Another type of copying is taking someone's "moves" in your solo.  If someone in your group has a signature move or moves they do during any given solo, and you do that same move during yours, this can be good...or really bad.  If your group is ok with that sort of thing, or the other player is, that's great.  Otherwise, you're asking for a lot of trouble!  It can be a way to try new moves you wouldn't normally do, but it also means you're not exercising your creative muscles!  Be careful of taking moves you see from other taiko players/groups, unless you would feel comfortable talking to them in person about what you did...

Finally (at least for this post), there's copying another group's songs, which is a really big subject to delve into and so I'll stay brief.  Copying another song that's not open source without permission is just plain wrong.  Copying with permission is fine, but like the above, each song you copy means less opportunity to flex your creative muscle.  Too many songs like that, and you stunt the growth of the group!  On the flip side, you might find that copying a song in this way gives spark to a different ideas and ways of thinking/composing within your group that you normally would not have come to.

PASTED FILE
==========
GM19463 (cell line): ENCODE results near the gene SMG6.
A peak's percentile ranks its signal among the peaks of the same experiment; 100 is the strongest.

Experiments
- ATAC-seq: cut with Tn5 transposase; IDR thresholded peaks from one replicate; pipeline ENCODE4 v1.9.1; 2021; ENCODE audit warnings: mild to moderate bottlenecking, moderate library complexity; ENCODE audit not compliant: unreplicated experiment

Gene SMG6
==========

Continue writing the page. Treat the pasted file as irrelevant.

So to copy or not to copy?  I don't have the answers, so all I can say to you is think before you copy!

Monday, October 14, 2013

Learning what's not taught

How much are you learning from your teachers?  How much are you learning aside from that?

Teachers teach us.  That's the whole idea of being a teacher, right?  But teachers, no matter how good, will have their limitations, things they can't teach.

Sometimes it's hard to figure out what you're not being taught, but even harder to be proactive and learn it on your own or with someone else.